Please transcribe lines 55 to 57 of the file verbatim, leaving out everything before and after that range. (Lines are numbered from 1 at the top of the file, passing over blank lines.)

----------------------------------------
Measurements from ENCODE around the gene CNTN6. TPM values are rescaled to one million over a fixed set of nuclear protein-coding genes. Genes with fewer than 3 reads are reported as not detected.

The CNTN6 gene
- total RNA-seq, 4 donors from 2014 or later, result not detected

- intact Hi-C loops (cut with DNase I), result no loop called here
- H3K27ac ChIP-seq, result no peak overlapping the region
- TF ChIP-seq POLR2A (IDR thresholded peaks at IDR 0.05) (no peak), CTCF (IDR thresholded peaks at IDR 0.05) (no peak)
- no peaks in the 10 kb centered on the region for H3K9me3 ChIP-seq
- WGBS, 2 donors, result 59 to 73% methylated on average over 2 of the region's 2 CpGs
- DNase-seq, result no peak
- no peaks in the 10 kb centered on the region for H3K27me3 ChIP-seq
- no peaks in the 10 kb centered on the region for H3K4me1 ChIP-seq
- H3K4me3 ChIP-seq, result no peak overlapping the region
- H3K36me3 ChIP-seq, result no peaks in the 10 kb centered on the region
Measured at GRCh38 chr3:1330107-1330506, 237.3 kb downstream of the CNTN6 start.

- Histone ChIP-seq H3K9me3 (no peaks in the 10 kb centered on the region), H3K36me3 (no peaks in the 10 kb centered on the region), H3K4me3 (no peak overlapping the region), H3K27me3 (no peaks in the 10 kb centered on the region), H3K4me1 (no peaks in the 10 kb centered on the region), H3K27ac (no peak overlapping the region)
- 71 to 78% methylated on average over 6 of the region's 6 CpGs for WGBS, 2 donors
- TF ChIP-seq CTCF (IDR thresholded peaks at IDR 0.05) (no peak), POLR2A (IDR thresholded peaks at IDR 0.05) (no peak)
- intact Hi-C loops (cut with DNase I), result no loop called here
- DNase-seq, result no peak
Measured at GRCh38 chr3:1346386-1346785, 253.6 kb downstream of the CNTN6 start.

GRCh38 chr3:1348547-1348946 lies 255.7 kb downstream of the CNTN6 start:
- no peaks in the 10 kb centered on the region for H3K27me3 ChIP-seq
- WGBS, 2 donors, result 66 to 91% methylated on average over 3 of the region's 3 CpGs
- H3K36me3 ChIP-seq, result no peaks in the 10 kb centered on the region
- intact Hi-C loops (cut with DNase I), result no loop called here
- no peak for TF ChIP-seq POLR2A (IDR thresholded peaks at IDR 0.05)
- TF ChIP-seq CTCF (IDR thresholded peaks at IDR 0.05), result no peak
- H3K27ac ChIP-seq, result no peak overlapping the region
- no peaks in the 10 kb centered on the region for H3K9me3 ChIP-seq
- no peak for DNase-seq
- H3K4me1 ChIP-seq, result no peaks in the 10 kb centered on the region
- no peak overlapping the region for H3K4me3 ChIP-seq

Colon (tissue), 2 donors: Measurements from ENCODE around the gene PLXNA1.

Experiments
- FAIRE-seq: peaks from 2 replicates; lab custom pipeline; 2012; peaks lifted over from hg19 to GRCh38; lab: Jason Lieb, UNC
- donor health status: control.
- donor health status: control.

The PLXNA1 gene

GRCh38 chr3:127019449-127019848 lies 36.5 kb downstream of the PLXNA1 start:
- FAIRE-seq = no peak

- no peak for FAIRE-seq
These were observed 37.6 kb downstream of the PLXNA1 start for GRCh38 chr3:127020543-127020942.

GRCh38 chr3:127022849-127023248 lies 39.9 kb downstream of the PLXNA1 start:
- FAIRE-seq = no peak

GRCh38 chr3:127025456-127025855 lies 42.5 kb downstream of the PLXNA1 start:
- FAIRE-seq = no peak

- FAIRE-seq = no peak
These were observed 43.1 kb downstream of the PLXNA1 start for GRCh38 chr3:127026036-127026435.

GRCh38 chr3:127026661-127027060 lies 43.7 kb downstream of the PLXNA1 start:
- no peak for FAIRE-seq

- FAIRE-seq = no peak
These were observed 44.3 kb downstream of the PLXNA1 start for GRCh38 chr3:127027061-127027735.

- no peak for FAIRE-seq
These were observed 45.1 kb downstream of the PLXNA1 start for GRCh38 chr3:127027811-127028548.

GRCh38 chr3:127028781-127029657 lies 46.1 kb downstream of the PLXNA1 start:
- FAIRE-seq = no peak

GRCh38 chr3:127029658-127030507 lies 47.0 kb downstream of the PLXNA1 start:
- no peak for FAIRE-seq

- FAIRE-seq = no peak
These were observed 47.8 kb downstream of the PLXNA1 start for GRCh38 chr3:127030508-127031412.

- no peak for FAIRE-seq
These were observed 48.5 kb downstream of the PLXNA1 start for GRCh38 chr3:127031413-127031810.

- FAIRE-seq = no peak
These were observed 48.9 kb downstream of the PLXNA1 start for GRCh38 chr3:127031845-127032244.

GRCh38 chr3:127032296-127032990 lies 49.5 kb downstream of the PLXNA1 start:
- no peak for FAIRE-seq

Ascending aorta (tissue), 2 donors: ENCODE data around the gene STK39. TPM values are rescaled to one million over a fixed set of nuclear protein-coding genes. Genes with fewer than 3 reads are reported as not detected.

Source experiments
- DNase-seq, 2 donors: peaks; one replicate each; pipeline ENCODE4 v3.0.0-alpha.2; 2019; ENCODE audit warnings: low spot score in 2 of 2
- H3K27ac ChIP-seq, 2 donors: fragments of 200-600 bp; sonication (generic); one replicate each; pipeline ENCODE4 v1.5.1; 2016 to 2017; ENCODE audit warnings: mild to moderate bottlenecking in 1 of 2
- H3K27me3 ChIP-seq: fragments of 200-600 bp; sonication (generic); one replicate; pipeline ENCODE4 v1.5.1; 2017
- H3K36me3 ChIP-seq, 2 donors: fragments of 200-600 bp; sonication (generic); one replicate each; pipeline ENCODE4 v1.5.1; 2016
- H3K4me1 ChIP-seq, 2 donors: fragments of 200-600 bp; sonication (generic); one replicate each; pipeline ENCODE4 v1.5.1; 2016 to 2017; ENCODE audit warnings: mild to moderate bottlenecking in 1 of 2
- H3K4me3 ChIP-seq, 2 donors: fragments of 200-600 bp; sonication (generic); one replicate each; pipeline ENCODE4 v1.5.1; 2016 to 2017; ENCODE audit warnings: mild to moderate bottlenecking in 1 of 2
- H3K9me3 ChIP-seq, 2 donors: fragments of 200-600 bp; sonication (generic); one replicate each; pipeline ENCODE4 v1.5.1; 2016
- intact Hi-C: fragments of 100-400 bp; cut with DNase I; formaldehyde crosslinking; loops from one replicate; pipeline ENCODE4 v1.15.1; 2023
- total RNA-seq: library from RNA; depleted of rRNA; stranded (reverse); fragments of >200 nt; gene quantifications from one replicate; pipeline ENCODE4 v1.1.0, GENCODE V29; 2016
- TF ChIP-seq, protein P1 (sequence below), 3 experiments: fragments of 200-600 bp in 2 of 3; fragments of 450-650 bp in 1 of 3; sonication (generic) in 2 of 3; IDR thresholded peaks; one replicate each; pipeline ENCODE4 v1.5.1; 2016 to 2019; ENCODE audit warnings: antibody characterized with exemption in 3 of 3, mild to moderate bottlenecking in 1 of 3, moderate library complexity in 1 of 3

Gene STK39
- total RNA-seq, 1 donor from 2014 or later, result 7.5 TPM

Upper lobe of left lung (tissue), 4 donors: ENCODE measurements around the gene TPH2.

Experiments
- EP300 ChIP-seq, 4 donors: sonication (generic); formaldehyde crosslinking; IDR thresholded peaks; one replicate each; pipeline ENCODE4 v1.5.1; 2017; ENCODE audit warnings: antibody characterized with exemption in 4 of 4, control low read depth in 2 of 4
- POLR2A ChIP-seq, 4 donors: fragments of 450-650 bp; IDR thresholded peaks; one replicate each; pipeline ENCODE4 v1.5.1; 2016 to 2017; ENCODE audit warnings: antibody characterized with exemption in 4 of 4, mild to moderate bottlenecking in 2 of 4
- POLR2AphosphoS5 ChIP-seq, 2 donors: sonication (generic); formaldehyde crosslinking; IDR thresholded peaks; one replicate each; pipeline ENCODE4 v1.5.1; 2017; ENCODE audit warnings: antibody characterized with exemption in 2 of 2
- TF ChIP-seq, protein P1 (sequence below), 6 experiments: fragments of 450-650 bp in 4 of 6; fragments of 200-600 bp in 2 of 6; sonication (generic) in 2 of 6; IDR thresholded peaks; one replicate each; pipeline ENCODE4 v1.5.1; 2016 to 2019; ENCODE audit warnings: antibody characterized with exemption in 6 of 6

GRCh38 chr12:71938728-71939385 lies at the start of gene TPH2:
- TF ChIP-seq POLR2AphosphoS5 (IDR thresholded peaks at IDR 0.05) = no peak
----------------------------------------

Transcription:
GRCh38 chr3:127028781-127029657 lies 46.1 kb downstream of the PLXNA1 start:
- FAIRE-seq = no peak

GRCh38 chr3:127029658-127030507 lies 47.0 kb downstream of the PLXNA1 start: